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Will The Snapdragon 835 Exclusivity Seal Samsung Galaxy S8's Victory?

By Cameron , Feb 04, 2017 12:44 PM EST
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As you may have heard, Samsung is calling dibs on the Snapdragon 835 chipset for the Galaxy S8, while the other smartphone company may have to wait a little longer and delay the launch date of their smartphone or possibly settle for the older versions like the Snapdragon 820 or 821 chipset. With this being said, does hoarding the SD 835 ensure the Galaxy S8 the victory, making it the best phone or the world's finest phone of 2017?

Remember The Snapdragon 810

In paper or in theory, a processor can be the all-star when it comes to packing powerful specs and features. However in real life, it can also be a dud, such was the case when Qualcomm had ran into some heating problems with its SD 810 chip. During that time, Samsung went instead with its own Exynos chip for the Galaxy S6, which yielded some pretty awesome benchmarking speeds.

Exynos vs Snapdragon's Optimization

There is also the case with the Galaxy S7, specifically the US version packed with the SD 820 chip. According to some reports, the worldwide version that is packed with the Exynos 8890 performed better. It was not really clear as to why it did, but some suggest that it could be something that had to do with its optimization.

Many Features, Limited Space

A smartphone is not that big and phone manufacturers have to fit all of those cool specs and features into the limited space available. We have seen what happened on other smartphones brands when they tried to incorporate as many features as possible and they turned out to be - I think the perfect word would be complicated and bizarre at times. Sometimes it even ends up causing problems due to the complexity and the many features that the phone is harboring.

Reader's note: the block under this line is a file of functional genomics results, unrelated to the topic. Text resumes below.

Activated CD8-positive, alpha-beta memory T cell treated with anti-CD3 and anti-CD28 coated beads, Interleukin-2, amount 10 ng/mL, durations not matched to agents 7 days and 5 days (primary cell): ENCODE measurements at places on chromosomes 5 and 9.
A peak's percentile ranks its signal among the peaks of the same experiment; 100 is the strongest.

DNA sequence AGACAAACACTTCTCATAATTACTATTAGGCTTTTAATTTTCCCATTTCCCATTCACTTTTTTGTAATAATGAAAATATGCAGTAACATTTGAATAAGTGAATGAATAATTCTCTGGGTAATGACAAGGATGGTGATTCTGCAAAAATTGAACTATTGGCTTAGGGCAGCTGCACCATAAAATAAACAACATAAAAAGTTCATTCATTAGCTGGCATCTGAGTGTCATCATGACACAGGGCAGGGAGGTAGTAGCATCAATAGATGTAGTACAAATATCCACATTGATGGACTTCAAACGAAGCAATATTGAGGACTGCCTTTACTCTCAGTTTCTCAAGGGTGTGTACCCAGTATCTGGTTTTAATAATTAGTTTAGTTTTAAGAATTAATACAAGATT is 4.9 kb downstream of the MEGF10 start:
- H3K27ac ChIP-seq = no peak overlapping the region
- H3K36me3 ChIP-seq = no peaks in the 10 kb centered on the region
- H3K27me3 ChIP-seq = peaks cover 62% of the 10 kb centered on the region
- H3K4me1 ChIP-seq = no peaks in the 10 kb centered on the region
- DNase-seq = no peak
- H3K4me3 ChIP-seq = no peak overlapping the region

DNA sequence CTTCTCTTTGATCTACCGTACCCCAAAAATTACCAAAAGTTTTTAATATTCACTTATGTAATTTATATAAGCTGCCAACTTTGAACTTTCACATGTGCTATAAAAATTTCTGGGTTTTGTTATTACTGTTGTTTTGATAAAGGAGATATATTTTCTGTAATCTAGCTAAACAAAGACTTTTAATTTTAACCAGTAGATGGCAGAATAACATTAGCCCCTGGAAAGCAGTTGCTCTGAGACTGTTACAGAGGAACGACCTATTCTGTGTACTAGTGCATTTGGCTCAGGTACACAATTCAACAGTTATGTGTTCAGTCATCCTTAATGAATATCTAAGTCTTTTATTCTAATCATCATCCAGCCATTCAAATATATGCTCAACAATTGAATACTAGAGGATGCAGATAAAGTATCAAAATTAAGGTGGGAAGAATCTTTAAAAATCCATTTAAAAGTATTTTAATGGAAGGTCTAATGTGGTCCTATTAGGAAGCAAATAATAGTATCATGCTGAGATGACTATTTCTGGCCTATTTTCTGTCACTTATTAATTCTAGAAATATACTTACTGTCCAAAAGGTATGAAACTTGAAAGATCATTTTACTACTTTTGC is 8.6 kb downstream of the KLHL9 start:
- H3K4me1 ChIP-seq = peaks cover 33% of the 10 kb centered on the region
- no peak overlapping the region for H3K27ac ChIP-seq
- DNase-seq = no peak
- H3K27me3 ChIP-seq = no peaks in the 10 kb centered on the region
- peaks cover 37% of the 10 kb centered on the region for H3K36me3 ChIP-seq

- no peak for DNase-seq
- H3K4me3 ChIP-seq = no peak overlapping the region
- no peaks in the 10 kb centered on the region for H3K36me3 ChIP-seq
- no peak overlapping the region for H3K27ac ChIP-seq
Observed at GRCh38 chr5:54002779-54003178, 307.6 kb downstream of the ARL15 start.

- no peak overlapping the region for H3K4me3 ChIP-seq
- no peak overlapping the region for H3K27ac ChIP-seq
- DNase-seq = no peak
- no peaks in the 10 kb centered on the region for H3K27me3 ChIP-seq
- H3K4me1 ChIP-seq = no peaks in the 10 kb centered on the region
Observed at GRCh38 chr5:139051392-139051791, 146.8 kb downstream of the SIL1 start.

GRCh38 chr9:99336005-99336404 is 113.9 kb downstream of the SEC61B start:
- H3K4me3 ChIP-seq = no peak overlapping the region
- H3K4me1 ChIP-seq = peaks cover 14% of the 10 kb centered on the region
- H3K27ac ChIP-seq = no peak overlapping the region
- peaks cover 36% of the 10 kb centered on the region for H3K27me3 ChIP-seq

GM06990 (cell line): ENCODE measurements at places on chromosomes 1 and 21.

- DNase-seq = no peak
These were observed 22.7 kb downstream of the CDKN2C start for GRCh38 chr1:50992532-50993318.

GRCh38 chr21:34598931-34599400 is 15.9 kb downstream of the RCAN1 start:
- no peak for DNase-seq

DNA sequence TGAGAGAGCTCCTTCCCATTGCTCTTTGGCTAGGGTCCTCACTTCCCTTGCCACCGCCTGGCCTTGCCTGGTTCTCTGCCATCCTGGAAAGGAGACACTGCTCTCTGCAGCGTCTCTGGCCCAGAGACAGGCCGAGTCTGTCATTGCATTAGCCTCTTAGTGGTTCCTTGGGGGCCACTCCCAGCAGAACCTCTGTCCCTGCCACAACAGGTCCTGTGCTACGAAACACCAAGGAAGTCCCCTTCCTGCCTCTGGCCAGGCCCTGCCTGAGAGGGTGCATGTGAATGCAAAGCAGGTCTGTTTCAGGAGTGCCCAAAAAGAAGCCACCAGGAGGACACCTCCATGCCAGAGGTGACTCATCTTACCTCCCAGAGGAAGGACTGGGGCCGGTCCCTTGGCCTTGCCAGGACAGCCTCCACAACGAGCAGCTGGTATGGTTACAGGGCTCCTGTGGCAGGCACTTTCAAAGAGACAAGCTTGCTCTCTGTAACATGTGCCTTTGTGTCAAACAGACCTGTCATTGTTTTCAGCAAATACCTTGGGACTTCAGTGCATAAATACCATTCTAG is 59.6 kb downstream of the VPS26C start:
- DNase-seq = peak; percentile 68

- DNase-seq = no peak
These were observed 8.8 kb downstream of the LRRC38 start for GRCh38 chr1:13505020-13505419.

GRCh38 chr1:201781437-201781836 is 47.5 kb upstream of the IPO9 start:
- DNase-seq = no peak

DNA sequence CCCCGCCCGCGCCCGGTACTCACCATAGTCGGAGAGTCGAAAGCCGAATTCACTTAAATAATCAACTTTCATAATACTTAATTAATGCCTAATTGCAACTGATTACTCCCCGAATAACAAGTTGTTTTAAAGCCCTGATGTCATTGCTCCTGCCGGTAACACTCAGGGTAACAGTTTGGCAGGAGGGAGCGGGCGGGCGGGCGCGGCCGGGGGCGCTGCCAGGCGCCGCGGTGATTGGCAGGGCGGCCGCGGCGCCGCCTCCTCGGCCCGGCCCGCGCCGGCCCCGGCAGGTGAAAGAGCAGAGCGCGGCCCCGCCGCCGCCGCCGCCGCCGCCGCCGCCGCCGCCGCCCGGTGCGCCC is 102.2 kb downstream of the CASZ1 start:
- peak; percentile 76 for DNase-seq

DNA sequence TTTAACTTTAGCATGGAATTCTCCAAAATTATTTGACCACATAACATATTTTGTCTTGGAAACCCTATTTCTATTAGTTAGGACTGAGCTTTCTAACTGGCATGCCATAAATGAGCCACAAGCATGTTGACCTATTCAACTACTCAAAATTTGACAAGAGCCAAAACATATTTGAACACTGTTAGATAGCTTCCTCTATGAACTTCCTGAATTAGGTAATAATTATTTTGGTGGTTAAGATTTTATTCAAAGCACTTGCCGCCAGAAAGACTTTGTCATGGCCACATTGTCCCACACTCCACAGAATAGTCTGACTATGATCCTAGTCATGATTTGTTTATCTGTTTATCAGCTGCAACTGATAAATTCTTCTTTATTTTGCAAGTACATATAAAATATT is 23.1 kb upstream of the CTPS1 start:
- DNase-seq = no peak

As for Snapdragon 835, the new chipset ushers in a lot of neat feature such as increased battery life, Quickcharge 4.0 (20 percent faster that 3.0), support for 4K Ultra HD videos, 802.11ad for gigabit LTW connectivity, better VR experience, Bluetooth 5.0, 3D Audio. It will also be smaller in size, making room to a larger battery or a slimmer phone, support for facial recognition and a lot more. However, as tempting as it looks, some of these features may not see the light of day.

No Real Difference

With most high-end smartphones these days, the difference in performance is hard to distinguish. Mostly, the one you will notice is the phone runs slightly faster or another one takes slight better low light photos. However, that's not something readily quantifiable in real-life usage.

While Samsung's move to have the Snapdragon 835 an exclusive (at least for now) feature of the Galaxy S8 is rather a wise business decision, the result may not be something the company expected. The would-be marketing line "first to have the SD 835" is not something that an ordinary consumer would understand, let alone the first feature they would put in consideration.

In the end, it all boils down to pretty much with a person's preference and budget. Yes, the budget, because not all can afford these premium-price smartphones or thinks that it is necessary to buy one when every month or two a new smartphone emerges.

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